After a few weeks of acclimatizing to steep limestone in Yangshuo, we left our creature comforts and headed to the remote Getu Valley, in Guizhou province, site of the 2011 Petzl Roc Trip.
The train-and-bus network in China is impressive to say the least (America, get on it!) You can actually sleep on both trains and buses (though trains are more comfy, especially for the tall and the car-sick inclined) and the prices are reasonable.
All tucked in for the night in the ‘hard sleeper cabin’ of the overnight train
After more than 24 hours of travel we finally arrived in Getu. Traveling into an area less traversed by foreigners, we were greeted with great curiosity. We held babies for photos, were handed drinks by groups of teenagers, and were constantly photographed from afar and UP CLOSE. If you want to know what it’s like to be a celebrity, go visit rural China!
On route, moments before curious locals swarmed our gang
In terms of development, Getu Valley is light-years away from the bustling metropolis of Yangshuo, sporting 24 hour-crowing chickens (unfortunately not Kentucky-fried), cows blocking the road, and pig and dog slaughters behind guesthouses. It’s the first experience we’ve had where someone ordered chicken for dinner, and two minutes later, the cook carted a live chicken through the dining room and to its death!
Somehow this sleepy village (and a very dedicated Petzl team) managed to host 500+ climbers for the four day climbing festival. The park became a campground and every kitchen, a restaurant. The local government declared a school holiday and converted the dorms into a makeshift climber lodge. Unfortunately, similar conversions were not possible for more showers and toilets!
We happened to arrive in the midst of a rice harvest, where for the first time in a while, Steve enjoyed an honest minute’s work
Rice fields in harvest
A common sight: chillies out drying in the sun / Unbelievably tasty walnuts that appeared one day, sadly to disappear the next
The area’s main climbing feature is The Arch, approachable via a hand-poled ferry and 1500 steps!
A Petzl photographer spent most days hanging out in the center of the arch
Gabriel, Jon, and Ethan share the walk home with the cows coming back from grazing
On a rest day, we rowed a tiny inflatable boat inside the lower arch
Just moments before popping a giant hole in the outer tube of our boat
Luckily, Steve managed to paddle us to shore in the crippled boat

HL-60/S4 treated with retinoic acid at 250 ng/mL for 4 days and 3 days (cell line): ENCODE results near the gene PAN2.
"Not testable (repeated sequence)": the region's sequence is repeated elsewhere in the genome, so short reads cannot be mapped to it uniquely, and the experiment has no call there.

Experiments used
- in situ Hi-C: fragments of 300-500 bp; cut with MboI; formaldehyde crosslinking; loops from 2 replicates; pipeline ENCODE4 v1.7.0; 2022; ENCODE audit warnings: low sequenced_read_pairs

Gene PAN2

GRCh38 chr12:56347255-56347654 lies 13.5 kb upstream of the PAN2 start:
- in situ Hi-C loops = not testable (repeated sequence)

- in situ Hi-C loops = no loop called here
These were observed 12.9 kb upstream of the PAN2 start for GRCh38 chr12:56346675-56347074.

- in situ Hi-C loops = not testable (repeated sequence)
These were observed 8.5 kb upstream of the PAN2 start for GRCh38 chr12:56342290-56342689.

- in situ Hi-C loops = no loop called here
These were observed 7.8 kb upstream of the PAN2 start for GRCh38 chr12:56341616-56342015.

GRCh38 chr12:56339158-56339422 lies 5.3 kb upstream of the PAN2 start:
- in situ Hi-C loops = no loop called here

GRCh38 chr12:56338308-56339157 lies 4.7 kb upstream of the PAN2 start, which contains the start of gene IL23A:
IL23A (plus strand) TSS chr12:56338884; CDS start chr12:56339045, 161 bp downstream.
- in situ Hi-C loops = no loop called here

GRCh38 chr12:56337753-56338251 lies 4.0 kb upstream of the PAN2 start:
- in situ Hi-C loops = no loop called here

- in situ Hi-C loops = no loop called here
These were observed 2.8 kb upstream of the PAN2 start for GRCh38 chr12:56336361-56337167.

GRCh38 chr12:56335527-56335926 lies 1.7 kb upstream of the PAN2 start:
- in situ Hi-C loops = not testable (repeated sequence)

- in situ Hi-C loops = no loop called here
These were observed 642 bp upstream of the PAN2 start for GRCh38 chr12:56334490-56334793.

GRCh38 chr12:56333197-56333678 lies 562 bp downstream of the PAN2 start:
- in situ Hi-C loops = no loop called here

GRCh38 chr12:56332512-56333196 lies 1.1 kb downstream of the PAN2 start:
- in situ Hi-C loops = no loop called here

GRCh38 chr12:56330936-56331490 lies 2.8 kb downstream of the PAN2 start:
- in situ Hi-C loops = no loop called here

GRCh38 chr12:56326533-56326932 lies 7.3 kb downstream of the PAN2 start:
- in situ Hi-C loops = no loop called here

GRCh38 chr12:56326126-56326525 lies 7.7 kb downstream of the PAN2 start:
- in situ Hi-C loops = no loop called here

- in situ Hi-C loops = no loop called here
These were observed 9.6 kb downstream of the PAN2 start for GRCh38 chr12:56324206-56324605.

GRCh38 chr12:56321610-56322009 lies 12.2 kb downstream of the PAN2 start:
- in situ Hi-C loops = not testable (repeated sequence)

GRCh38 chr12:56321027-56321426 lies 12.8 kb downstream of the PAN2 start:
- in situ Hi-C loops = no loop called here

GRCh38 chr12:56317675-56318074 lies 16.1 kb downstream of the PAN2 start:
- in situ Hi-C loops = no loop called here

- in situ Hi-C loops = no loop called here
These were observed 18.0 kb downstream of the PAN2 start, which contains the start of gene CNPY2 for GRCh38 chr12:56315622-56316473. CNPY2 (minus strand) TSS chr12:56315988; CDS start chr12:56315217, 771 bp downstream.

The main arch we climbed is just the start of caves and arches in the area. On another rest day, we hiked to a minority village situated inside a cave.
I was quite smitten with this little boy, who stood peacefully like this for nearly the entire time we roamed around the village
Playing basketball on the court inside the village
A friendly local lady posed for pictures at the arch river crossing
The Roc Trip ended with a massive dance party and hundreds of local teenagers from the surrounding villages coming to enjoy the spectacle
Said works the tables as climbers storm the stage
Mr. Social, Cody, enjoying the big party
Lynne and Mumin on stage and enjoying the party even more!
Sean showing the communists how to have a good time
Literally dancing with the stars: Chris and Daila take a turn on the stage
By the end of the Roc Trip, bottles were everywhere
Sasha getting her text on the next morning
Sean works the red carpet for Mayan
The town happened to throw their own massive party after the Roc Trip ended (to celebrate the end of the harvest)
Of course it didn’t take long for the climbers to join the action
The village mayor made sure everyone had plenty of baijiu
A rather unnerving fire show
Local women performed a traditional minority dance
Chinese chess, played outside a store in the village
Head-Petzl organizer Erwan on his handy bike
Wiz playing with his food as per usual
Sean showing off what he can do with his new crotchless big-wall pants
We didn’t take many climbing photos given the number of photographers about, but since it was all about “climbing”, here’s a shot of Sasha at the Arch
We’re certain that this area will soon boast some cozy guest houses geared towards westerners, but in the meantime, it’s a village experience and you may want to prepare accordingly. BYO: fruit, chocolate, coffee, and snacks. And it will help to know a few basic Chinese food words or have a dictionary so you can order more than eggs and rice!